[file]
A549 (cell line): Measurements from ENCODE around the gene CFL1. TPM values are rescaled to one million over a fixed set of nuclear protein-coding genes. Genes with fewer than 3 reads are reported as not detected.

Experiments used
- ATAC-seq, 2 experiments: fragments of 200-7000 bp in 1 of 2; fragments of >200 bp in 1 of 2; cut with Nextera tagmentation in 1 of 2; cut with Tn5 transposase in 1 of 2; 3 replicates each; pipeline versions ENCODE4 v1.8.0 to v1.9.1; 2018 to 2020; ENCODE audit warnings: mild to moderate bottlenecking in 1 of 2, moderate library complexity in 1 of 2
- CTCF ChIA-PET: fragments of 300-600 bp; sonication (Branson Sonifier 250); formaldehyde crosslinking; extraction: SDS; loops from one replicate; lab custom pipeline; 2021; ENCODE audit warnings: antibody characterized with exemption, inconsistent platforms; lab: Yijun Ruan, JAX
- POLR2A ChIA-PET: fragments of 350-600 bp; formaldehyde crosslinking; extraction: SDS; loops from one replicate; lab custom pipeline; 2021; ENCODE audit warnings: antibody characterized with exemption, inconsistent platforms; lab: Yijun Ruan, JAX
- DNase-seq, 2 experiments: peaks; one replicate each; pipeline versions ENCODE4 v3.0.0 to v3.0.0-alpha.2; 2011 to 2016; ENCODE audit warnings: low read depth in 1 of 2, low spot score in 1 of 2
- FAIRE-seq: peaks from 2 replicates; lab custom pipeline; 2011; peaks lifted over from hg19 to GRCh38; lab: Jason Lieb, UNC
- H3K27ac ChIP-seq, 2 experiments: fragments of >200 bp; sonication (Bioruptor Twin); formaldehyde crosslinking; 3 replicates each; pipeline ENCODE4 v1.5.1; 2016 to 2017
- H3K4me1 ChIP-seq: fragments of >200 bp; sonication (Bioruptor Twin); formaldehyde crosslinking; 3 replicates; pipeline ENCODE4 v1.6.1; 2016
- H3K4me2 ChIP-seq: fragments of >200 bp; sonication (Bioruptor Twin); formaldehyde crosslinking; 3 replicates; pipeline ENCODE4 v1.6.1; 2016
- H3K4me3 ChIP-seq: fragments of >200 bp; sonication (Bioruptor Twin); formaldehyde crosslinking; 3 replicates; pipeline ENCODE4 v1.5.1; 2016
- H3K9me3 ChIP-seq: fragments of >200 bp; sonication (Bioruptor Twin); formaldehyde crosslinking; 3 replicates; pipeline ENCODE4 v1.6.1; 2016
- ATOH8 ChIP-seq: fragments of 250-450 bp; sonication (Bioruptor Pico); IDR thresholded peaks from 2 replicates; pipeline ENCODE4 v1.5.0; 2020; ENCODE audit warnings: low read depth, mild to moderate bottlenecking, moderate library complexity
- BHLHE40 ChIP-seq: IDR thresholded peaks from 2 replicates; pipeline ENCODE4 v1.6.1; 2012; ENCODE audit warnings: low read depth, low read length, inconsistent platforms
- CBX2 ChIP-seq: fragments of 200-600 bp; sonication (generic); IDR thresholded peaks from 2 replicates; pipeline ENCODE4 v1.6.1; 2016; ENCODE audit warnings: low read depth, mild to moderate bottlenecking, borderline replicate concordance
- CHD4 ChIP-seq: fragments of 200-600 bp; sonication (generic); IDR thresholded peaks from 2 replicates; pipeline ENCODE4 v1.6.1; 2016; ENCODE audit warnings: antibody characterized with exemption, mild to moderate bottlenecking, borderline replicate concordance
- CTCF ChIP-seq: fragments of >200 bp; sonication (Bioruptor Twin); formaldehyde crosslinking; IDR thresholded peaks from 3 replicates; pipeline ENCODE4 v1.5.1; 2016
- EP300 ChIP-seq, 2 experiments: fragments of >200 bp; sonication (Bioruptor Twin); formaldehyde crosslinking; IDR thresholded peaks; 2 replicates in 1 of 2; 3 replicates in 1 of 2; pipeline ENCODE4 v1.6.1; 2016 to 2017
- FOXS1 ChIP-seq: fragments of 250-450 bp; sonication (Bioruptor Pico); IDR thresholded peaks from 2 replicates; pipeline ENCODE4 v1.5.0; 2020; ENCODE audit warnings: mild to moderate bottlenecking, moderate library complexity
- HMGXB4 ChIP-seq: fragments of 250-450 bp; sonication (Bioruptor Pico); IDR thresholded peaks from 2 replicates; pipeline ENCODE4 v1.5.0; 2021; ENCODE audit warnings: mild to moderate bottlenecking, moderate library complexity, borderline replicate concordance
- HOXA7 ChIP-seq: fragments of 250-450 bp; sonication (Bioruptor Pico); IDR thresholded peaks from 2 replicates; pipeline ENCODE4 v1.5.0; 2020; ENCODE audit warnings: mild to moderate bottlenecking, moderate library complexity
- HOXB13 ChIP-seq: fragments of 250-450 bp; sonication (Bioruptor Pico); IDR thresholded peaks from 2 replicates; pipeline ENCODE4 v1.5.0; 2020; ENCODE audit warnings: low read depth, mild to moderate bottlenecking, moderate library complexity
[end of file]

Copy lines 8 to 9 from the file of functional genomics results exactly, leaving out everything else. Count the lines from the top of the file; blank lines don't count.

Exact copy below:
- H3K27ac ChIP-seq, 2 experiments: fragments of >200 bp; sonication (Bioruptor Twin); formaldehyde crosslinking; 3 replicates each; pipeline ENCODE4 v1.5.1; 2016 to 2017
- H3K4me1 ChIP-seq: fragments of >200 bp; sonication (Bioruptor Twin); formaldehyde crosslinking; 3 replicates; pipeline ENCODE4 v1.6.1; 2016